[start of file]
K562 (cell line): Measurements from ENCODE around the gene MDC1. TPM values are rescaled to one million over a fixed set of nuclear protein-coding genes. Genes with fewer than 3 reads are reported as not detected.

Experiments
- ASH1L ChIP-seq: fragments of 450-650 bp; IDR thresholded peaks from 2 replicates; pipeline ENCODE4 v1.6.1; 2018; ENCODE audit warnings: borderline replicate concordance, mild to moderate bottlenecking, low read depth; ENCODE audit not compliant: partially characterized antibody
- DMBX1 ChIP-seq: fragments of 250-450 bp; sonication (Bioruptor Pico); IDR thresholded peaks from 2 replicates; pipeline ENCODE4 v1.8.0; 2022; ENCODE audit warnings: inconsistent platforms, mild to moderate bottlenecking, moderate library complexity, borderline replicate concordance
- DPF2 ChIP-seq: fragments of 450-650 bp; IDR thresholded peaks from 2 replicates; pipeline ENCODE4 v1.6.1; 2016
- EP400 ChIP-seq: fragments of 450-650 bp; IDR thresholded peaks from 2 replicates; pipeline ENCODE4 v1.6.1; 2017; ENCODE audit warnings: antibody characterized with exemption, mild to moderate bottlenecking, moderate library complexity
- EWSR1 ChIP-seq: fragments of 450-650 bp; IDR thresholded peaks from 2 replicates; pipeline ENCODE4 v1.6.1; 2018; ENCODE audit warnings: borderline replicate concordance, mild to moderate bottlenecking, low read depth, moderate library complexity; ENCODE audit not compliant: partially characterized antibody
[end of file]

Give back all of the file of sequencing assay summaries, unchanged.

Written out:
K562 (cell line): Measurements from ENCODE around the gene MDC1. TPM values are rescaled to one million over a fixed set of nuclear protein-coding genes. Genes with fewer than 3 reads are reported as not detected.

Experiments
- ASH1L ChIP-seq: fragments of 450-650 bp; IDR thresholded peaks from 2 replicates; pipeline ENCODE4 v1.6.1; 2018; ENCODE audit warnings: borderline replicate concordance, mild to moderate bottlenecking, low read depth; ENCODE audit not compliant: partially characterized antibody
- DMBX1 ChIP-seq: fragments of 250-450 bp; sonication (Bioruptor Pico); IDR thresholded peaks from 2 replicates; pipeline ENCODE4 v1.8.0; 2022; ENCODE audit warnings: inconsistent platforms, mild to moderate bottlenecking, moderate library complexity, borderline replicate concordance
- DPF2 ChIP-seq: fragments of 450-650 bp; IDR thresholded peaks from 2 replicates; pipeline ENCODE4 v1.6.1; 2016
- EP400 ChIP-seq: fragments of 450-650 bp; IDR thresholded peaks from 2 replicates; pipeline ENCODE4 v1.6.1; 2017; ENCODE audit warnings: antibody characterized with exemption, mild to moderate bottlenecking, moderate library complexity
- EWSR1 ChIP-seq: fragments of 450-650 bp; IDR thresholded peaks from 2 replicates; pipeline ENCODE4 v1.6.1; 2018; ENCODE audit warnings: borderline replicate concordance, mild to moderate bottlenecking, low read depth, moderate library complexity; ENCODE audit not compliant: partially characterized antibody